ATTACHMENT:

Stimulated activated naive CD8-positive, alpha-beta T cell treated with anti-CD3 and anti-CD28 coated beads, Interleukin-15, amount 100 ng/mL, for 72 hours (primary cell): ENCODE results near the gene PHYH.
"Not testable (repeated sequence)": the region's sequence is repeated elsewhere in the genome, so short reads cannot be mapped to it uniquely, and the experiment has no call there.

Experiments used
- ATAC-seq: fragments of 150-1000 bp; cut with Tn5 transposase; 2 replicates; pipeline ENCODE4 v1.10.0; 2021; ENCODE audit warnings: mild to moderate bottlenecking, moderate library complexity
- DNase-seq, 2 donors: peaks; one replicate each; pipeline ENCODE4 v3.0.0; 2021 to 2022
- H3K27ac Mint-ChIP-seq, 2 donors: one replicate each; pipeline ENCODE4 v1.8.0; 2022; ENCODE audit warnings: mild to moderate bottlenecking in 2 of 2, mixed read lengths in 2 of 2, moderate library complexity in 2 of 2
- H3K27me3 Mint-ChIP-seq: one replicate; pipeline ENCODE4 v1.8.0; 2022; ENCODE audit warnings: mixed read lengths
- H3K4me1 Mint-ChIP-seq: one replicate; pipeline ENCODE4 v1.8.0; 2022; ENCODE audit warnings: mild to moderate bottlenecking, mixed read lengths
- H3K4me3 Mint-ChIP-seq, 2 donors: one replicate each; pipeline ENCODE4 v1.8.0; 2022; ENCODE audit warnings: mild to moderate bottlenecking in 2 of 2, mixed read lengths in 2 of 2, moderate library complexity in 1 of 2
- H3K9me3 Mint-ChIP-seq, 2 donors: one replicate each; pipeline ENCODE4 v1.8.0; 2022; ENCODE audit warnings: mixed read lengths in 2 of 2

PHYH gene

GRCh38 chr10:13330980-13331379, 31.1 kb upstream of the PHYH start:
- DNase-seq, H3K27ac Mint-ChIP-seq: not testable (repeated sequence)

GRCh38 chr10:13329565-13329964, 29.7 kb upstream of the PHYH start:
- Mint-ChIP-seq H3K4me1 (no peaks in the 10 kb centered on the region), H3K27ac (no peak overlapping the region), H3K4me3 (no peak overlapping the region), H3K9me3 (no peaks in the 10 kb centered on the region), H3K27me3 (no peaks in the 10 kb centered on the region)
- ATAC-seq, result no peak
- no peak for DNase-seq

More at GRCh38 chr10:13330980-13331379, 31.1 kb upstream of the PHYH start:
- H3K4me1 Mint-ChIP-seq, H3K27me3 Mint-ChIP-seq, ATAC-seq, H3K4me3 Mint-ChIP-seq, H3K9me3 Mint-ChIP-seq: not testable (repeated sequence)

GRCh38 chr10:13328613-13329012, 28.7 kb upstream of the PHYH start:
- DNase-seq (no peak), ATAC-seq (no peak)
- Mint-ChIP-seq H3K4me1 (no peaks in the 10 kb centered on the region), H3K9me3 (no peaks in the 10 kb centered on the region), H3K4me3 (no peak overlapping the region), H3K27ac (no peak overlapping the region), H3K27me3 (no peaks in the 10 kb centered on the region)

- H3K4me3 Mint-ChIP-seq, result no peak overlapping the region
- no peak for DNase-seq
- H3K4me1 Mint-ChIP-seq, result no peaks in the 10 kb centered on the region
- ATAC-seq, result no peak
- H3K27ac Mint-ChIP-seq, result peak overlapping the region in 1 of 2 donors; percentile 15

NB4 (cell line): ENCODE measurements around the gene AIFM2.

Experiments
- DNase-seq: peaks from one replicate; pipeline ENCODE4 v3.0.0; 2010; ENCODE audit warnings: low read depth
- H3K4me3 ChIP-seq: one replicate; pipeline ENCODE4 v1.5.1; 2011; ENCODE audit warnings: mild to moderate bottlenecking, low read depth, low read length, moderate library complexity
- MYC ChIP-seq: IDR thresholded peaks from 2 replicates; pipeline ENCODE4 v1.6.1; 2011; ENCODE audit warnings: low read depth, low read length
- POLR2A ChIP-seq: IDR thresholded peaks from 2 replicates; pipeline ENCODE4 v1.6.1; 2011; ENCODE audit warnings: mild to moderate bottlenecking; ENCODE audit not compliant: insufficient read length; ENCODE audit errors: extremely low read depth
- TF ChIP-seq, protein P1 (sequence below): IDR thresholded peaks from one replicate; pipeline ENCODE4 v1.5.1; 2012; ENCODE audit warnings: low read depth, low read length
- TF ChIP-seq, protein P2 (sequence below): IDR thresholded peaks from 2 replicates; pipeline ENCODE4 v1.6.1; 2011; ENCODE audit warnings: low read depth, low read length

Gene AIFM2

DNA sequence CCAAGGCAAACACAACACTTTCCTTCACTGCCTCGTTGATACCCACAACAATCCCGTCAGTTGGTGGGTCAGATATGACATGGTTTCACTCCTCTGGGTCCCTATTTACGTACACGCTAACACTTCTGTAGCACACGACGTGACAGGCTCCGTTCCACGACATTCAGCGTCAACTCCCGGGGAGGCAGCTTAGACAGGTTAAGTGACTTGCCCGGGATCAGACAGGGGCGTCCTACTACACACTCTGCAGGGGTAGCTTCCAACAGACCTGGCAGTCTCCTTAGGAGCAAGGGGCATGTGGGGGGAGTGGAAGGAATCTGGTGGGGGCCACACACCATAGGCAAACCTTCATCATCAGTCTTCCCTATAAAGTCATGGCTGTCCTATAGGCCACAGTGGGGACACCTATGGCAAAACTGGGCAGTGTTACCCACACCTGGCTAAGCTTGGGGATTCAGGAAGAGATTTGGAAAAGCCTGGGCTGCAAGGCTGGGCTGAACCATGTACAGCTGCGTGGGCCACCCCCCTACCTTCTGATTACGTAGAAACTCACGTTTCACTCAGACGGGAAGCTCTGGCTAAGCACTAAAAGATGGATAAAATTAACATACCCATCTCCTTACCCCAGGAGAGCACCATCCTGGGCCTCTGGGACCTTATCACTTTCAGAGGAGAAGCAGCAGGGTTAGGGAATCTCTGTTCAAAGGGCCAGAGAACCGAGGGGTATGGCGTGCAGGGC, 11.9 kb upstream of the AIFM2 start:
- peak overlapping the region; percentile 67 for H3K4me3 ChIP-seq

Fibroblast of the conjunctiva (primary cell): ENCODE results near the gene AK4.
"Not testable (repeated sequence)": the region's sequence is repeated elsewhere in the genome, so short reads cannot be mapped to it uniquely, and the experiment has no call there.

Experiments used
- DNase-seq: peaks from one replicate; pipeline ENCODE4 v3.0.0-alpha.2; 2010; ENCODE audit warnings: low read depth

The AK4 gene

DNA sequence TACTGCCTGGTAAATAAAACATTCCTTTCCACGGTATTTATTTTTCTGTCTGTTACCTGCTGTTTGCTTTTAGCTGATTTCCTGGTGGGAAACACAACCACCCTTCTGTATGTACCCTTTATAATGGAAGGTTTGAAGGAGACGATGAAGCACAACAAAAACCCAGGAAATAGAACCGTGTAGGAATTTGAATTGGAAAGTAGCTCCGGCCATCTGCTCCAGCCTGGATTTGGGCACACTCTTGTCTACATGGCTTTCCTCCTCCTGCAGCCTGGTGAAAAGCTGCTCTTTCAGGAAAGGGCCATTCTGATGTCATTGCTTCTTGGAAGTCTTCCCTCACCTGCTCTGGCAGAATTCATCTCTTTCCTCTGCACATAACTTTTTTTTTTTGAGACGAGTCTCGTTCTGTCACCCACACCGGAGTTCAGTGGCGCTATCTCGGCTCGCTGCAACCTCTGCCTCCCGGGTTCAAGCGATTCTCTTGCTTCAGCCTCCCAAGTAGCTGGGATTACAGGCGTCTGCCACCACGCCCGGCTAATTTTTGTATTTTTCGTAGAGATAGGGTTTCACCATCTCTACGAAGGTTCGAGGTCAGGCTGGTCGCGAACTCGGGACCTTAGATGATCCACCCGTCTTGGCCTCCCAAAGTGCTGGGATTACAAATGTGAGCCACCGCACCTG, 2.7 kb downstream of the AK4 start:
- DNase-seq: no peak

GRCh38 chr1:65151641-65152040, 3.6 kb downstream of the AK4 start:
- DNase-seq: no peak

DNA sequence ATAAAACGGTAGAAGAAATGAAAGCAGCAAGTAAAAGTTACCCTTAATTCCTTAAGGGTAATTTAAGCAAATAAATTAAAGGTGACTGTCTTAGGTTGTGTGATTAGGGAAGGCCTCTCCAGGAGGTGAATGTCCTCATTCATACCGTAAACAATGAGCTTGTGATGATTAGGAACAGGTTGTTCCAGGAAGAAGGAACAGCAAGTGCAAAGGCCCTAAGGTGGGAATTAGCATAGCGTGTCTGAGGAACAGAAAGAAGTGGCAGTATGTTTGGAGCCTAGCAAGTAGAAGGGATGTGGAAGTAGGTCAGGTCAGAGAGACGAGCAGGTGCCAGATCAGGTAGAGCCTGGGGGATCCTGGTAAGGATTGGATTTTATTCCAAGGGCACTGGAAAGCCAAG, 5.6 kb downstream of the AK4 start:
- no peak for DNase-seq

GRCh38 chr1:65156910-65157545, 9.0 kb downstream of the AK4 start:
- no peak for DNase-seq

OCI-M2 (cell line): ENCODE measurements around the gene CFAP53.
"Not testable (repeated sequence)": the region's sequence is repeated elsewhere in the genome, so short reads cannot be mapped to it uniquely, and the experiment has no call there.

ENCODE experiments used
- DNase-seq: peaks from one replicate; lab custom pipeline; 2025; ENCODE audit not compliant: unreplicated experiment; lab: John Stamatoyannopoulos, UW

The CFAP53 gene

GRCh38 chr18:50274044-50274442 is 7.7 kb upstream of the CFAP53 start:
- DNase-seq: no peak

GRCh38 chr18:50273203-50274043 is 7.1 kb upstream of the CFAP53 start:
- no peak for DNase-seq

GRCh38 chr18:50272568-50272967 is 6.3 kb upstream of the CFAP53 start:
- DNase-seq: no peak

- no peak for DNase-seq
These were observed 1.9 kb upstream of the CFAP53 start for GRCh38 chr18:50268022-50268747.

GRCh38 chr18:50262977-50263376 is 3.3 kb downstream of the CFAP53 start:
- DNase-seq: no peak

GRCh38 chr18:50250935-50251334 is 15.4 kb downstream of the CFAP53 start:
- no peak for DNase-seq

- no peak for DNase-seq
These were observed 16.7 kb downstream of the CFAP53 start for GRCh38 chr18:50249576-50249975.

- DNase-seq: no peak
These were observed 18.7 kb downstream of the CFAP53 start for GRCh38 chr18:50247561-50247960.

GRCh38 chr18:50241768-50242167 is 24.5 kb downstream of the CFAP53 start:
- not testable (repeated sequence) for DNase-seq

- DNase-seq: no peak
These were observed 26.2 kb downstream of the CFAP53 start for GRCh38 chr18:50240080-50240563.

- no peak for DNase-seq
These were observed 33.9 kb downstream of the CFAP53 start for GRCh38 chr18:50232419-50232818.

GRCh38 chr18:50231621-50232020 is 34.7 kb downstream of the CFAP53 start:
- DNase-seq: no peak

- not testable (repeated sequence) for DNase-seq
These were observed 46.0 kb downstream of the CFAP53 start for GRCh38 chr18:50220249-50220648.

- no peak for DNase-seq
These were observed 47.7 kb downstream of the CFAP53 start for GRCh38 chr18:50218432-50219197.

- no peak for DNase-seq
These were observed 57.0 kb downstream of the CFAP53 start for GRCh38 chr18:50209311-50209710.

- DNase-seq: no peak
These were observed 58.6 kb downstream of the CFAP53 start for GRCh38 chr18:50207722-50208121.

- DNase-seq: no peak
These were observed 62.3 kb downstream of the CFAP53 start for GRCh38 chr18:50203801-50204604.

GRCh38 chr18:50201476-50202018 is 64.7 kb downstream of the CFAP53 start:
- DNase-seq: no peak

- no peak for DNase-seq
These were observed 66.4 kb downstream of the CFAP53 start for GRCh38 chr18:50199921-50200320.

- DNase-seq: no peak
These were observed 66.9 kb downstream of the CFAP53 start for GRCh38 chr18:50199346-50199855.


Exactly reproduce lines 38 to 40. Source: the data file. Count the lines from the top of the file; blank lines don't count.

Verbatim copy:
- peak overlapping the region; percentile 67 for H3K4me3 ChIP-seq

Fibroblast of the conjunctiva (primary cell): ENCODE results near the gene AK4.
"Not testable (repeated sequence)": the region's sequence is repeated elsewhere in the genome, so short reads cannot be mapped to it uniquely, and the experiment has no call there.